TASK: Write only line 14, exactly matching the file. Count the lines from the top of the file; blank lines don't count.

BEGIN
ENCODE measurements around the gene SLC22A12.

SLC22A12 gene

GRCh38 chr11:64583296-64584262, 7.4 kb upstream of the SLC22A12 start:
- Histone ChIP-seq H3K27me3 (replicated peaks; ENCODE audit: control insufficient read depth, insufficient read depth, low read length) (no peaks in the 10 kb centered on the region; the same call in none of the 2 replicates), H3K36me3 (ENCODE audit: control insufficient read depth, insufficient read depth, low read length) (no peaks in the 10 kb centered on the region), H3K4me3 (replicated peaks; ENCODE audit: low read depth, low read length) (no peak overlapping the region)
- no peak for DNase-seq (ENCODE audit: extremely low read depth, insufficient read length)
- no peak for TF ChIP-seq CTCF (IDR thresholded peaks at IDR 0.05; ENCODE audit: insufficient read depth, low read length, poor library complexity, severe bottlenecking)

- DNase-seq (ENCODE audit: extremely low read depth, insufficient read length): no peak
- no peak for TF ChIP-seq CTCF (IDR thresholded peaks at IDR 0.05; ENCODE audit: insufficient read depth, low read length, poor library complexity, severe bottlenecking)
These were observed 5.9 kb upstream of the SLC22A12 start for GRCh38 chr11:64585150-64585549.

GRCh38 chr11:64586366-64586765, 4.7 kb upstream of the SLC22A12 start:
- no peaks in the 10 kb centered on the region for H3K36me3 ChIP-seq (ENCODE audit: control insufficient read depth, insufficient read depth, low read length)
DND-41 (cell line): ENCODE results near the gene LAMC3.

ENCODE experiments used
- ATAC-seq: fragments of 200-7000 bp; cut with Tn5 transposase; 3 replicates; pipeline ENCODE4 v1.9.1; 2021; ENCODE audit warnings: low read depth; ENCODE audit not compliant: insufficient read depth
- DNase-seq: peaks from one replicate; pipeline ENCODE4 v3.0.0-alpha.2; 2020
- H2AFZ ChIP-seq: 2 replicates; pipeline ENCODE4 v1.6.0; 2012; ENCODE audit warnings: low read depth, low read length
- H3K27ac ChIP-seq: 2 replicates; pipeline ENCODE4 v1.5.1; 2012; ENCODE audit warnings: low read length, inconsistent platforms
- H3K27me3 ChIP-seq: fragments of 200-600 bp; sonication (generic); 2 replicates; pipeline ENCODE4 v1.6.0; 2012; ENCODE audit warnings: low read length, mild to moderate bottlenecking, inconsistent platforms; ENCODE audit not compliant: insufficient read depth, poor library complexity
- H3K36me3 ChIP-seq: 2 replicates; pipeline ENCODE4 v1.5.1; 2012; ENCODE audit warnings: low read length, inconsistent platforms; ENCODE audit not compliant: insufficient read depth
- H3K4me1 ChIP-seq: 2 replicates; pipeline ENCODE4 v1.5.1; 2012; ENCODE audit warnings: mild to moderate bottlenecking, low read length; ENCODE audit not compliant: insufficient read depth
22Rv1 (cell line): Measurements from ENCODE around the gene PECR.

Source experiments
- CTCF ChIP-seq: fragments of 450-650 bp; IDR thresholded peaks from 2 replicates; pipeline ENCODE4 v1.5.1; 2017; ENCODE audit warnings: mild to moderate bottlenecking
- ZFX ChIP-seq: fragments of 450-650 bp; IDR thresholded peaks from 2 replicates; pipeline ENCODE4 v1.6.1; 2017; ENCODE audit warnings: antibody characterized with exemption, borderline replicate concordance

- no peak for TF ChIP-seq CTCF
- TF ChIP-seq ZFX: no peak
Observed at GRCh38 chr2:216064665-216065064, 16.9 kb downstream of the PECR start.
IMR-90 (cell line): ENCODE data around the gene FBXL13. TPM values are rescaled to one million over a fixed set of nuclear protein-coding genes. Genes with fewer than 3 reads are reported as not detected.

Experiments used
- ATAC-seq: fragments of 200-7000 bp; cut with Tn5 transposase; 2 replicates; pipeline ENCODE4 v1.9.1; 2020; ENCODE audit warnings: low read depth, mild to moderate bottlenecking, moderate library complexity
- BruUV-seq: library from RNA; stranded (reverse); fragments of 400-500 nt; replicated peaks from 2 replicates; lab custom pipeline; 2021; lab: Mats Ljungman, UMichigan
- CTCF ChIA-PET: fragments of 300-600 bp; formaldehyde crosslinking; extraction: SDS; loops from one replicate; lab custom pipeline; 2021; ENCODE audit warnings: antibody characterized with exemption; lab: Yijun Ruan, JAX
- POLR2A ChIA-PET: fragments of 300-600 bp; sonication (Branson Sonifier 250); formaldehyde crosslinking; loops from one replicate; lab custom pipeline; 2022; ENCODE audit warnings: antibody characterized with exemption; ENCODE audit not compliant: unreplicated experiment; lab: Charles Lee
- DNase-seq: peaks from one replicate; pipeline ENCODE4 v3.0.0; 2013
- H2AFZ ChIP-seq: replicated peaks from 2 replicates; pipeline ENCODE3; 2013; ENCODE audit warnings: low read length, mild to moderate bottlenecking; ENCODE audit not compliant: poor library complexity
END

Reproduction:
- ATAC-seq: fragments of 200-7000 bp; cut with Tn5 transposase; 3 replicates; pipeline ENCODE4 v1.9.1; 2021; ENCODE audit warnings: low read depth; ENCODE audit not compliant: insufficient read depth